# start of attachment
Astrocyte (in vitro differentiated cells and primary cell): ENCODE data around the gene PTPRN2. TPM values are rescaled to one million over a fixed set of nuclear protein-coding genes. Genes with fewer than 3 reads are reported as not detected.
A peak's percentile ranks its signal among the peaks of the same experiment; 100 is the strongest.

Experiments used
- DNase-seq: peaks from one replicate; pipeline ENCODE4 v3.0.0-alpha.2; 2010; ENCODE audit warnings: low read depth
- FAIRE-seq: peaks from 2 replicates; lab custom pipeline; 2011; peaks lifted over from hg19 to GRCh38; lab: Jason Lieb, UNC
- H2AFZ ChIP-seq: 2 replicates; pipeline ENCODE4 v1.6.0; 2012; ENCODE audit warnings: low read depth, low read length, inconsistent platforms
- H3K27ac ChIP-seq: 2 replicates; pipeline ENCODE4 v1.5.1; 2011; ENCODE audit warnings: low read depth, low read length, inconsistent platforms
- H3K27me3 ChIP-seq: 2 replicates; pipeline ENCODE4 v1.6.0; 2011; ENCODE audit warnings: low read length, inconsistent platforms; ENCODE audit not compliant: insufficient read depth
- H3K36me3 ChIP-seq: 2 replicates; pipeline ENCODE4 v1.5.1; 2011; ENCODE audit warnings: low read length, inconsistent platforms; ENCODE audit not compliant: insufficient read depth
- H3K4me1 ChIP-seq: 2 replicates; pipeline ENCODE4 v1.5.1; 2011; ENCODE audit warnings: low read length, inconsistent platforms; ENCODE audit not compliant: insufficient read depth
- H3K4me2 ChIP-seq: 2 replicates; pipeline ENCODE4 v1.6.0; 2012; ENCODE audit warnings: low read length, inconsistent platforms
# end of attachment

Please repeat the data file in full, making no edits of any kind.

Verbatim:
Astrocyte (in vitro differentiated cells and primary cell): ENCODE data around the gene PTPRN2. TPM values are rescaled to one million over a fixed set of nuclear protein-coding genes. Genes with fewer than 3 reads are reported as not detected.
A peak's percentile ranks its signal among the peaks of the same experiment; 100 is the strongest.

Experiments used
- DNase-seq: peaks from one replicate; pipeline ENCODE4 v3.0.0-alpha.2; 2010; ENCODE audit warnings: low read depth
- FAIRE-seq: peaks from 2 replicates; lab custom pipeline; 2011; peaks lifted over from hg19 to GRCh38; lab: Jason Lieb, UNC
- H2AFZ ChIP-seq: 2 replicates; pipeline ENCODE4 v1.6.0; 2012; ENCODE audit warnings: low read depth, low read length, inconsistent platforms
- H3K27ac ChIP-seq: 2 replicates; pipeline ENCODE4 v1.5.1; 2011; ENCODE audit warnings: low read depth, low read length, inconsistent platforms
- H3K27me3 ChIP-seq: 2 replicates; pipeline ENCODE4 v1.6.0; 2011; ENCODE audit warnings: low read length, inconsistent platforms; ENCODE audit not compliant: insufficient read depth
- H3K36me3 ChIP-seq: 2 replicates; pipeline ENCODE4 v1.5.1; 2011; ENCODE audit warnings: low read length, inconsistent platforms; ENCODE audit not compliant: insufficient read depth
- H3K4me1 ChIP-seq: 2 replicates; pipeline ENCODE4 v1.5.1; 2011; ENCODE audit warnings: low read length, inconsistent platforms; ENCODE audit not compliant: insufficient read depth
- H3K4me2 ChIP-seq: 2 replicates; pipeline ENCODE4 v1.6.0; 2012; ENCODE audit warnings: low read length, inconsistent platforms